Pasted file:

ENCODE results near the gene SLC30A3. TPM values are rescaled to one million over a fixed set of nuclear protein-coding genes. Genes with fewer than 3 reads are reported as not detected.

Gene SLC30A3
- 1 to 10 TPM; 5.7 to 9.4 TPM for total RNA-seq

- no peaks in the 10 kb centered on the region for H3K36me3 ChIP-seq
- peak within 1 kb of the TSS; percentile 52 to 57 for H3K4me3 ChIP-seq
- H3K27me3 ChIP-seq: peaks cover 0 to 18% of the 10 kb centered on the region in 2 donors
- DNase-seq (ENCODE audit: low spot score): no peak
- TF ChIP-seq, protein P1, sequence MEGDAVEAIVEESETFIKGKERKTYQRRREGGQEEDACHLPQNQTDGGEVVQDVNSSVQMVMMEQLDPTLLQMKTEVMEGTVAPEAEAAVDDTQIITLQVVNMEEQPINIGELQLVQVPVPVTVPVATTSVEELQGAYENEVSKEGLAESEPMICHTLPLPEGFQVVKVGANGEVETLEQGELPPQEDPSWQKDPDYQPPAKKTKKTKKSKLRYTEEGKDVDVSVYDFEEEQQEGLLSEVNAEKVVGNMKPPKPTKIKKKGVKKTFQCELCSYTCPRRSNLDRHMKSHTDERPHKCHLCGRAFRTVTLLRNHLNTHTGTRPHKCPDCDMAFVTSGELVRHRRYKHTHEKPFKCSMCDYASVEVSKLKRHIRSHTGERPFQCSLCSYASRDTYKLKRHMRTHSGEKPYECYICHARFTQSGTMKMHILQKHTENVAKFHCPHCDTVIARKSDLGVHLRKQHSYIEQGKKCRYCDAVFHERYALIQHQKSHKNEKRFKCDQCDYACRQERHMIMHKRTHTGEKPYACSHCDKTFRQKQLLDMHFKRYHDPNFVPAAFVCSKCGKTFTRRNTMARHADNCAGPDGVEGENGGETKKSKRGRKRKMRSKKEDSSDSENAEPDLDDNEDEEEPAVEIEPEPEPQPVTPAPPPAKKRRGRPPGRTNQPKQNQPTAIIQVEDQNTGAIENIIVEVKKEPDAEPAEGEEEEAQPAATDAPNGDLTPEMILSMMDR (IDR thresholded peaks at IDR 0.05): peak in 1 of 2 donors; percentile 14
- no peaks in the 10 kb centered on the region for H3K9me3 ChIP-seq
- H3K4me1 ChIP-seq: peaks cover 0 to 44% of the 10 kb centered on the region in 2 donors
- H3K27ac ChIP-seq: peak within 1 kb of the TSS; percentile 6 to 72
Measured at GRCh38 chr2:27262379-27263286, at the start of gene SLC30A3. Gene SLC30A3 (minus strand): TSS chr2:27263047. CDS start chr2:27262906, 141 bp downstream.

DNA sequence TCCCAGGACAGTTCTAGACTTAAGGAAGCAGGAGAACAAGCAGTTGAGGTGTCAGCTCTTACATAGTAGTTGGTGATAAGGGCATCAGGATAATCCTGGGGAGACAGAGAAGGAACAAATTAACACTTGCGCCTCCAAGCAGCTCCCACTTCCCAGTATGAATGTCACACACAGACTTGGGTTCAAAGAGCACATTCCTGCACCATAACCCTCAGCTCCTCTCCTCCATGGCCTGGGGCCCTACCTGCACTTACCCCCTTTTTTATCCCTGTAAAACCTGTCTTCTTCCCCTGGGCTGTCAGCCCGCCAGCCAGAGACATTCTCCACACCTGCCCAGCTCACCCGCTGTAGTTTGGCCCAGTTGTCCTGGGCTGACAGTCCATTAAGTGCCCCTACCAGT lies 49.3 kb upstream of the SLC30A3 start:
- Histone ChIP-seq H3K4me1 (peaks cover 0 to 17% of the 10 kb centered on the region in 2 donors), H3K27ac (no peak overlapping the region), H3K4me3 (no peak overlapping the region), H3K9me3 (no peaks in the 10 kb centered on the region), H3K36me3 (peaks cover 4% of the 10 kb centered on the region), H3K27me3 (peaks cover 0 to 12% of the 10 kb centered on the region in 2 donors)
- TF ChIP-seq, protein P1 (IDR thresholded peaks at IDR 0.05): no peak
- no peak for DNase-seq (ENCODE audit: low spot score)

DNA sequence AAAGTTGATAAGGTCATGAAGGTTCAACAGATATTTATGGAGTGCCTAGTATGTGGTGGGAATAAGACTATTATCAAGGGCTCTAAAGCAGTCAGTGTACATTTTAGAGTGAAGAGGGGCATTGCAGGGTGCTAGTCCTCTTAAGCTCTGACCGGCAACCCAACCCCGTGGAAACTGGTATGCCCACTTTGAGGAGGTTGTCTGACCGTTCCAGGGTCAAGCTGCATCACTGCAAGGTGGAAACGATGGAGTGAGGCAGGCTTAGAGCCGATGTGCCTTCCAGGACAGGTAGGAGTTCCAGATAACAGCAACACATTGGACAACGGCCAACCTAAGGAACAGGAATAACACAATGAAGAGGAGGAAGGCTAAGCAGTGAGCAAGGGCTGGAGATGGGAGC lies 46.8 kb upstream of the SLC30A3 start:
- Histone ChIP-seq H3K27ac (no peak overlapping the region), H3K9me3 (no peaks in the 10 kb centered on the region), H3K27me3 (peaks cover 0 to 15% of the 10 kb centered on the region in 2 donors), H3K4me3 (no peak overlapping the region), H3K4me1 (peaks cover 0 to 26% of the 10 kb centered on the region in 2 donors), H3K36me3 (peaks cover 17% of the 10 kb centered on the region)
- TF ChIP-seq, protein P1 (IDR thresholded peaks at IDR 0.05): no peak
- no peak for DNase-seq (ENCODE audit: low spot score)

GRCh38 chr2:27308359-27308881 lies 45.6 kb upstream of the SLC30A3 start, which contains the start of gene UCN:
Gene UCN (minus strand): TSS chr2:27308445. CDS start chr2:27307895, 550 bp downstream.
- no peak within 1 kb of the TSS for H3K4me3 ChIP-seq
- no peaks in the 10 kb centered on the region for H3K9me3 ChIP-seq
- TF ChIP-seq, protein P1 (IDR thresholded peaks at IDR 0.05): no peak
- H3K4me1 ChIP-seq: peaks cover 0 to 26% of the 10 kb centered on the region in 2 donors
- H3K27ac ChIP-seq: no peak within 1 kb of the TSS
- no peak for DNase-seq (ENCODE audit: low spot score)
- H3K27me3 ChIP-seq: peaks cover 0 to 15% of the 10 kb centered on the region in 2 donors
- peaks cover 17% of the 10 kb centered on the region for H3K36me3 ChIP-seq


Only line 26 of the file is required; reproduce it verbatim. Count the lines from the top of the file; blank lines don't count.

- H3K4me1 ChIP-seq: peaks cover 0 to 26% of the 10 kb centered on the region in 2 donors